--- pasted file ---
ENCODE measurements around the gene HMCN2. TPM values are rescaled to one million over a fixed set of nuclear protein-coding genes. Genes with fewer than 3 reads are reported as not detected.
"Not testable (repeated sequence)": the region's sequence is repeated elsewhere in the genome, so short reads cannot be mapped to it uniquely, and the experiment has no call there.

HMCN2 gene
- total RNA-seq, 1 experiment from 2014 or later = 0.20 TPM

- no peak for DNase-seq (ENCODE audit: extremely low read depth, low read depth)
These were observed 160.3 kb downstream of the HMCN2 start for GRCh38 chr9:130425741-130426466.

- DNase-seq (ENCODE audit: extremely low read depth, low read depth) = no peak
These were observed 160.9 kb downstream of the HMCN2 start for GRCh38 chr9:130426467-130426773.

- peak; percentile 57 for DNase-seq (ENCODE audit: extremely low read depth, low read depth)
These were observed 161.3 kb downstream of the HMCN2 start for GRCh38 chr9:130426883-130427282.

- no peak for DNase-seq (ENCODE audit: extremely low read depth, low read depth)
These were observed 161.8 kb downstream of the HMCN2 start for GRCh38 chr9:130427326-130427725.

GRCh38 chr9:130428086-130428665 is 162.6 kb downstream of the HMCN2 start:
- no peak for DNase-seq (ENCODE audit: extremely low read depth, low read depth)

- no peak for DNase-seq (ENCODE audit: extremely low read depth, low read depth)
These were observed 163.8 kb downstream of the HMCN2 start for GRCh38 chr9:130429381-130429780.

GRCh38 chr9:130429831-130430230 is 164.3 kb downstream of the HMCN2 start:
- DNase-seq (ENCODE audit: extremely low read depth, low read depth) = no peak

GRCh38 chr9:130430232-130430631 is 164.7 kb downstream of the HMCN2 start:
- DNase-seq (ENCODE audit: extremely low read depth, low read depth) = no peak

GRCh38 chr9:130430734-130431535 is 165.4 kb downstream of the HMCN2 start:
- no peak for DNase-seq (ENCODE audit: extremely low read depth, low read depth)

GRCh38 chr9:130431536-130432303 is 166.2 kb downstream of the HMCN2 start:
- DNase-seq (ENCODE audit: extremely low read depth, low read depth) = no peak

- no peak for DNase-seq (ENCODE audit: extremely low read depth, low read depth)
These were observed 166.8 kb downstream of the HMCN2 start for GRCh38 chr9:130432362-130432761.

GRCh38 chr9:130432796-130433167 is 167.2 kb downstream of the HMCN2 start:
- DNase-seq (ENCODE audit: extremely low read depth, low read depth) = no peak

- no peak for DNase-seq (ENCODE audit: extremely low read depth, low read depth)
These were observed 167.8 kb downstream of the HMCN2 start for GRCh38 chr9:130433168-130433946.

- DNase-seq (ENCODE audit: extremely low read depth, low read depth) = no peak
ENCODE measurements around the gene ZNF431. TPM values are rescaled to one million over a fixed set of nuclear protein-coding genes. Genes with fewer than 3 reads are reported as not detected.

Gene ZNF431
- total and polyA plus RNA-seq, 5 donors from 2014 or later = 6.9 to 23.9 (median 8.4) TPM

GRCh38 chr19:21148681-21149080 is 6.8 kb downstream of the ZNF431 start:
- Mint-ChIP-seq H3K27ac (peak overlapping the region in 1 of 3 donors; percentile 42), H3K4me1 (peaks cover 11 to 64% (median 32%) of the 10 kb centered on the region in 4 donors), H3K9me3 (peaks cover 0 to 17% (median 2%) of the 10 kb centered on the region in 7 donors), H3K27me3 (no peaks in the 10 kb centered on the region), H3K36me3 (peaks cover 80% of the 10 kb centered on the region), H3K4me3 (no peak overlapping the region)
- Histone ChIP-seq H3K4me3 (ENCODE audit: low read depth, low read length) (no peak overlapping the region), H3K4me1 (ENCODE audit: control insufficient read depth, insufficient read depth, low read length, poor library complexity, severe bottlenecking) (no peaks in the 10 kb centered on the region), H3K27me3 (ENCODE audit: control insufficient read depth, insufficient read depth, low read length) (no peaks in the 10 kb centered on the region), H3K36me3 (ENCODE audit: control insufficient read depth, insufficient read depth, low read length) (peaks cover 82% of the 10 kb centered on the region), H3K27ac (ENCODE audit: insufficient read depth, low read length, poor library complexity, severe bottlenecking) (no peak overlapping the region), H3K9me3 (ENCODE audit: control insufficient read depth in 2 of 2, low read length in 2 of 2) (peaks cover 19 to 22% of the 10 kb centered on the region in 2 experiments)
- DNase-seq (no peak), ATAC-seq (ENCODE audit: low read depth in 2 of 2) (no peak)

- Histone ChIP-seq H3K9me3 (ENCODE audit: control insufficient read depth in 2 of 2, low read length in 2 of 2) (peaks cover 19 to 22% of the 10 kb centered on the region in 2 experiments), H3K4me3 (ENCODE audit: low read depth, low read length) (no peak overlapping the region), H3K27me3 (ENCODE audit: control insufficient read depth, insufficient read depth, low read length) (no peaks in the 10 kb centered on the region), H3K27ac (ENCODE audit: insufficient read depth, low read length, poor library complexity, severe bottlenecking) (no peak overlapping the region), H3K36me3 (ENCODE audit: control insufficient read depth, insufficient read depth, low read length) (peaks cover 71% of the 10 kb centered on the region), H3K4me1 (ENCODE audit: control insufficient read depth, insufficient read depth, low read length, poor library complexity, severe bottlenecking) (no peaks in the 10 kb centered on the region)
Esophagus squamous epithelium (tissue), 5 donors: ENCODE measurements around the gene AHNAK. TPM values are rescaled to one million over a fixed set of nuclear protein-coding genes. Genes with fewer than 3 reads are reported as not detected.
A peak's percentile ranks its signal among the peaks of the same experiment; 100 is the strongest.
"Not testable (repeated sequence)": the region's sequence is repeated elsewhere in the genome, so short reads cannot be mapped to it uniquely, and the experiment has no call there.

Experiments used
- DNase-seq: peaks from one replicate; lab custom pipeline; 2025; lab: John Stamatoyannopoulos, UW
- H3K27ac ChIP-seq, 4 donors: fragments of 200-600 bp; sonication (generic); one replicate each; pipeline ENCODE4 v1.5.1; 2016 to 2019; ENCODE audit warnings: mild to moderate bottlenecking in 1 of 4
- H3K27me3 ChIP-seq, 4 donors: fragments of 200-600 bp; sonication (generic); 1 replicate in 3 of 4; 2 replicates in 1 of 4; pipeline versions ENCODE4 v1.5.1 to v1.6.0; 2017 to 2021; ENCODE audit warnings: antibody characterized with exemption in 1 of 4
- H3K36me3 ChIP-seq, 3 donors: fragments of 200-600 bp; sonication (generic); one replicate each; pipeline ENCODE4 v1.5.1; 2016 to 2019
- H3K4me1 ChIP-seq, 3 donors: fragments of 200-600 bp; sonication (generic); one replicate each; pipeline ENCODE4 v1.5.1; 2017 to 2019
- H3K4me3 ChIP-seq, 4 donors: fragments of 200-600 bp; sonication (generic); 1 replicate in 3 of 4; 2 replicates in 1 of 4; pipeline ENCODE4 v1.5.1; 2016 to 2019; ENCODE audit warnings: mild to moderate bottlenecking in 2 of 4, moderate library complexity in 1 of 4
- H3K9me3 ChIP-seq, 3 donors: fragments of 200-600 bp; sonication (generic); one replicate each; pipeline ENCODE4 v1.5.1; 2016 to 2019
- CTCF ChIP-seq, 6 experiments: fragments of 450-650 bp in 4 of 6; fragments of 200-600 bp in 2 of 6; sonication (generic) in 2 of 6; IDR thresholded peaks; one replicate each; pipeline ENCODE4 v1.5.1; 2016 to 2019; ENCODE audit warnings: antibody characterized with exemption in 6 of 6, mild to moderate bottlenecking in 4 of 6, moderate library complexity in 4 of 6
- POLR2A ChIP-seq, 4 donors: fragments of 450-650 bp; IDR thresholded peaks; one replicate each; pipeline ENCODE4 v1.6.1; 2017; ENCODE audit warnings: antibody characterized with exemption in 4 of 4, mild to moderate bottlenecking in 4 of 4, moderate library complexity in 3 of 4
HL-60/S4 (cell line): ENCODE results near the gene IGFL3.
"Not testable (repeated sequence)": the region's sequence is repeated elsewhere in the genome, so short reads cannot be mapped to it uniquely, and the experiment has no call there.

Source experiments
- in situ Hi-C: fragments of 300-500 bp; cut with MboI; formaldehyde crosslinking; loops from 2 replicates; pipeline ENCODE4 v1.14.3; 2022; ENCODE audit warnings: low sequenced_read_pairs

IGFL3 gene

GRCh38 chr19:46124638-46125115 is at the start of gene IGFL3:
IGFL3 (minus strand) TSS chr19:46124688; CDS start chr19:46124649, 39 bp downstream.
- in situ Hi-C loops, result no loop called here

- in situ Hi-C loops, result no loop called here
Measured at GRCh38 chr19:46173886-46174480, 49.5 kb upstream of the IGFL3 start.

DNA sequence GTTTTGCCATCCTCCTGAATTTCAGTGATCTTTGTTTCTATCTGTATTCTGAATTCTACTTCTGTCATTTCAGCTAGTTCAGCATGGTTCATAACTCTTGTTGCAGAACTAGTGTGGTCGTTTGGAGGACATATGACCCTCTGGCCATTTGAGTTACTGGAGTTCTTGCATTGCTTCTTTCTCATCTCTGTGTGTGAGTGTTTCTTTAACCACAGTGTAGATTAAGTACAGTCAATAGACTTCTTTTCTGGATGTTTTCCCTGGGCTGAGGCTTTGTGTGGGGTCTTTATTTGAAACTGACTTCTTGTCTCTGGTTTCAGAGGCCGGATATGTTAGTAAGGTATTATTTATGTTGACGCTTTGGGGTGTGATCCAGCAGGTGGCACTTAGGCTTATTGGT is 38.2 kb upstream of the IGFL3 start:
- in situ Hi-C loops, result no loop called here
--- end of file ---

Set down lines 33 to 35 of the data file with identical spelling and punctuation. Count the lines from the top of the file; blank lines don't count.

Gene ZNF431
- total and polyA plus RNA-seq, 5 donors from 2014 or later = 6.9 to 23.9 (median 8.4) TPM

GRCh38 chr19:21148681-21149080 is 6.8 kb downstream of the ZNF431 start: